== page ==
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Yang Yuanqing, Lenovo CEO, in 2016. Photo: Kelly Sullivan/Getty Images for Motorola Mobility

Chinese tech giant Lenovo is joining a growing list of tech firms that see a business in helping other companies reopen amid the COVID-19 pandemic.

Why it matters: Technology can't address all the issues related to a return to office life, but there are lots of opportunities in the software and hardware needed to detect fevers, keep workers physically separated and track which workers have been in contact with one another.

Driving the news: The company's nascent commercial Internet of Things business, based in the U.S., is partnering with a number of smaller vendors to offer tools to help businesses with tasks like touchless entry, thermal temperature scanning and keeping track of which employees interact with one another.

Details: Lenovo is handling the overall distribution, service and support, while it is tapping partners with experience in the sector to provide specific hardware.

  • Partners include CXApp, Inpixon, L Squared, Relogix, Openpath, and Viper Imaging.

Between the lines: Lenovo only started its commercial IoT business late last year and had yet to launch its first products when the pandemic hit. "We flipped all our offerings before they were even released," said John Gordon, president of Lenovo's commercial I0T business.

Many of Lenovo's partners have also shifted gears to focus on COVID-19.

  • In the past, Viper Imaging's thermal scanning solutions were used to check the temperature of food or monitor conditions at steel mills. Now the firm is shifting to focus on people.
  • Thermal scanning was sometimes used in Asia during past disease outbreaks, like H1N1, but the technology was still too nascent and expensive for widespread use.
  • "We've learned a lot since then," said Viper Imaging co-founder Andy Beck.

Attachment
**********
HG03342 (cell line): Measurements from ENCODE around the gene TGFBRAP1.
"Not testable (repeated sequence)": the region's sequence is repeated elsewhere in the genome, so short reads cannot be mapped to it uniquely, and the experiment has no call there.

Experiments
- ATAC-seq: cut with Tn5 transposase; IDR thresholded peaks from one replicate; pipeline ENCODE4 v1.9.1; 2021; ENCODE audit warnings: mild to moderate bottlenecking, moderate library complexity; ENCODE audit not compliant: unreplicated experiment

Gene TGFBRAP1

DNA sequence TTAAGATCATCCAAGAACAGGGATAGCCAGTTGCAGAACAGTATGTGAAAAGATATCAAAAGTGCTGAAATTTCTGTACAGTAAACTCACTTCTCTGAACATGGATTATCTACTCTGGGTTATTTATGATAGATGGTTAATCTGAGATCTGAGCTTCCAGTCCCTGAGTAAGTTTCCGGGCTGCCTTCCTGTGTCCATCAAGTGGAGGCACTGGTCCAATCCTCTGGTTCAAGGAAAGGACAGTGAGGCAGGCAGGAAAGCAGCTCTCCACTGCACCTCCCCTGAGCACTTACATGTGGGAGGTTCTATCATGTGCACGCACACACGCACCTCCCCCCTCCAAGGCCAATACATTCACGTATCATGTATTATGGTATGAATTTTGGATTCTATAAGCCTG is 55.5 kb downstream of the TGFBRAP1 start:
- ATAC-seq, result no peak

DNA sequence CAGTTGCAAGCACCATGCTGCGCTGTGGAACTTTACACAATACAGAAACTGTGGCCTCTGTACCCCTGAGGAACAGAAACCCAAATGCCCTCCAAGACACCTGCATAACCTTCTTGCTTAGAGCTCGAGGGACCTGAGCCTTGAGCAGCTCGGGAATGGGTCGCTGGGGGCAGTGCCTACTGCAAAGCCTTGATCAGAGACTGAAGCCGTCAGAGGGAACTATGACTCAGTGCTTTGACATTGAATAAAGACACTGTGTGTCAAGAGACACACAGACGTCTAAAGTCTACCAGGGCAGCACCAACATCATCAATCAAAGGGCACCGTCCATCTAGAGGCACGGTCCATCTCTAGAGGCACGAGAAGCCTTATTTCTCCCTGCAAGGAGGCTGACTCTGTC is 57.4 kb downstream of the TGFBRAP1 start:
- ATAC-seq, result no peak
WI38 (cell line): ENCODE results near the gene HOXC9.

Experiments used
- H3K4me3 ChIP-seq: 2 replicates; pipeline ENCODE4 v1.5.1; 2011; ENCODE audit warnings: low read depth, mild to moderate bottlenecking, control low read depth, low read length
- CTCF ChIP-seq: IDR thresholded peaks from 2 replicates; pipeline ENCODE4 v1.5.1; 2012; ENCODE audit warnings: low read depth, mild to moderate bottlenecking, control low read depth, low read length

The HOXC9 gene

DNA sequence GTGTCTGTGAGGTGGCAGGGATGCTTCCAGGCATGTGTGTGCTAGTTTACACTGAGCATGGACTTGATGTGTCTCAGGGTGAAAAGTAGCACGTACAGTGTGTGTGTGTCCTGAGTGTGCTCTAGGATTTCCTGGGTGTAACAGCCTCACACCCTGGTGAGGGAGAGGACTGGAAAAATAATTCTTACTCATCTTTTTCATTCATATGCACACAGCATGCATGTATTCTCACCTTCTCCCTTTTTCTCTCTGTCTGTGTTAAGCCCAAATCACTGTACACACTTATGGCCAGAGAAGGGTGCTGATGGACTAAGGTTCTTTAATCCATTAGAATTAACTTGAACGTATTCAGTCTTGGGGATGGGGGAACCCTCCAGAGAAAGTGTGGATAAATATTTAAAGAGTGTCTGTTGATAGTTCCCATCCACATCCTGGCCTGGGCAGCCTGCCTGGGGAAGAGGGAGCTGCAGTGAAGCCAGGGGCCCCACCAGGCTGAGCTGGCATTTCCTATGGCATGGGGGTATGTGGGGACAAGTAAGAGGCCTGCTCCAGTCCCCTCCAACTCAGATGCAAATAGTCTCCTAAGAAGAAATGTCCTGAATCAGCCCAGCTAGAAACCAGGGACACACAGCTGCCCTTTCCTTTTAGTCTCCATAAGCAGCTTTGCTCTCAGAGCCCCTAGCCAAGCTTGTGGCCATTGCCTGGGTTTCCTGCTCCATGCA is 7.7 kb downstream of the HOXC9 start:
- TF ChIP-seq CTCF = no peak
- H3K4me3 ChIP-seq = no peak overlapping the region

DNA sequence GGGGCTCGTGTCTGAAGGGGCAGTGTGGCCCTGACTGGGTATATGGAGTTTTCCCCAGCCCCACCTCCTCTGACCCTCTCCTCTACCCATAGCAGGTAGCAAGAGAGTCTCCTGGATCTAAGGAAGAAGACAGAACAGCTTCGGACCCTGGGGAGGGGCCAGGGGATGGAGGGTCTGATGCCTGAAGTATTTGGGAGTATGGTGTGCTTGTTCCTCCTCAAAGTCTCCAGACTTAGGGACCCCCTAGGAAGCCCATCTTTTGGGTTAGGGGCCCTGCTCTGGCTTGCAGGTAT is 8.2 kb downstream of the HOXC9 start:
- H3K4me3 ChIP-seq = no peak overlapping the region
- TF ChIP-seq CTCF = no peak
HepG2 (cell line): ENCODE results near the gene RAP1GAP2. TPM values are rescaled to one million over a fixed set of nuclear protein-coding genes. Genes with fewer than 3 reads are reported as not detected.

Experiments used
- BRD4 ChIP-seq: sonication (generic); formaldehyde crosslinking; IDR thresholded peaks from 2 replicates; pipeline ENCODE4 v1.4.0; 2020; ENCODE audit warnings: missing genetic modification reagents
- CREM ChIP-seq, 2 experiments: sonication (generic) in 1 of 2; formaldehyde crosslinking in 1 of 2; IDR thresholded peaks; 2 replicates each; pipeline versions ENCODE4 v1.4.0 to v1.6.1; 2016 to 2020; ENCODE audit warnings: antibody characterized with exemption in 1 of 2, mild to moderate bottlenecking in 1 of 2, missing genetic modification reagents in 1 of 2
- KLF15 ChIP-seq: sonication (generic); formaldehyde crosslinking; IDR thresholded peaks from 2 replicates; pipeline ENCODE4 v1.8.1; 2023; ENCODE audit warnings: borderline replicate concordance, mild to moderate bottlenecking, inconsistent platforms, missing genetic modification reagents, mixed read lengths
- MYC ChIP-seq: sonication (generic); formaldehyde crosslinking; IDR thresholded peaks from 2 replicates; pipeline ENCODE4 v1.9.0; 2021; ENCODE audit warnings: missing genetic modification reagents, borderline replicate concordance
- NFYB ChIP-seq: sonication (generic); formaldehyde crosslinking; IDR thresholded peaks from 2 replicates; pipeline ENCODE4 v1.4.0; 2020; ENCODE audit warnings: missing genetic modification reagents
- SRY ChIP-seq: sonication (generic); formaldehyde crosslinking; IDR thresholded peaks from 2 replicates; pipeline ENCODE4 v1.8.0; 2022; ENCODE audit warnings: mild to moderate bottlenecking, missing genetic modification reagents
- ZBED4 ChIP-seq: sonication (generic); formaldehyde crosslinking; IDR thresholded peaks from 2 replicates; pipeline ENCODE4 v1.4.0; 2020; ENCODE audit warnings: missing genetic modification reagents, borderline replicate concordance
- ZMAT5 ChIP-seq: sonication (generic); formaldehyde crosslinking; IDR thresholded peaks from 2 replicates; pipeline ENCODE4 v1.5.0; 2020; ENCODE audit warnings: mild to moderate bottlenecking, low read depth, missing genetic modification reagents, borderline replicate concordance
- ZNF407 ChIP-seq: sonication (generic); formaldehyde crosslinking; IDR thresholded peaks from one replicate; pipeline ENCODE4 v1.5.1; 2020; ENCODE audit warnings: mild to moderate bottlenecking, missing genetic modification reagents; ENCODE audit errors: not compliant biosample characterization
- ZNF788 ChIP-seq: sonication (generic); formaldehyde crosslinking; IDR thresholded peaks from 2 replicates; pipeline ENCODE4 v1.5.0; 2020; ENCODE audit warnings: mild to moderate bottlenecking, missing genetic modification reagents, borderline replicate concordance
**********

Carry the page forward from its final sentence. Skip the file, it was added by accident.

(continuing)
Go deeper: When going back to work isn't safe

Go deeper

Oct 1, 2020 - Health

Pfizer CEO: COVID-19 vaccine development is "moving at the speed of science"

Pfizer CEO Albert Bourl speaking in New York City in 2019. Photo: Steven Ferdman/Getty Images

Pfizer CEO Albert Bourla told employees in a letter Thursday that he is disappointed his company's coronavirus vaccine was politicized during this week’s presidential debate, adding that campaign rhetoric about the outbreak and vaccine development is “undercutting public confidence," according to AP and CNBC.

Why it matters: President Trump accused pharmaceutical companies of slowing their COVID-19 vaccine development to hurt him politically at Tuesday's debate, claiming the U.S. is "weeks away from a vaccine," per Stat News.

Oct 1, 2020 - Health

Moderna says its coronavirus vaccine won't be ready until 2021

A laboratory technician preparing a blood sample for a vaccine clinical trial sponsored by Moderna. Photo: Paul Hennessy/NurPhoto via Getty Images

Moderna CEO Stéphane Bancel said Wednesday that his company's coronavirus vaccine won't be available for widespread distribution until at least spring 2021, according to Financial Times.

Why it matters: Bancel told FT that the drugmaker will not seek emergency authorization for FDA approval for its vaccine for front-line medical workers and at-risk individuals until Nov. 25 at the earliest.

Updated Oct 2, 2020 - Politics & Policy

Trump tests positive for coronavirus

Photo: Alex Wong/Getty Images

President Trump and first lady Melania Trump have tested positive for the coronavirus, the physician to the president confirmed early Friday.

Why it matters: Trump is 74 years old, which generally puts him at higher risk for severe illness from the virus, per CDC guidelines. The president was experiencing "mild symptoms" on Friday, White House chief of staff Mark Meadows told reporters.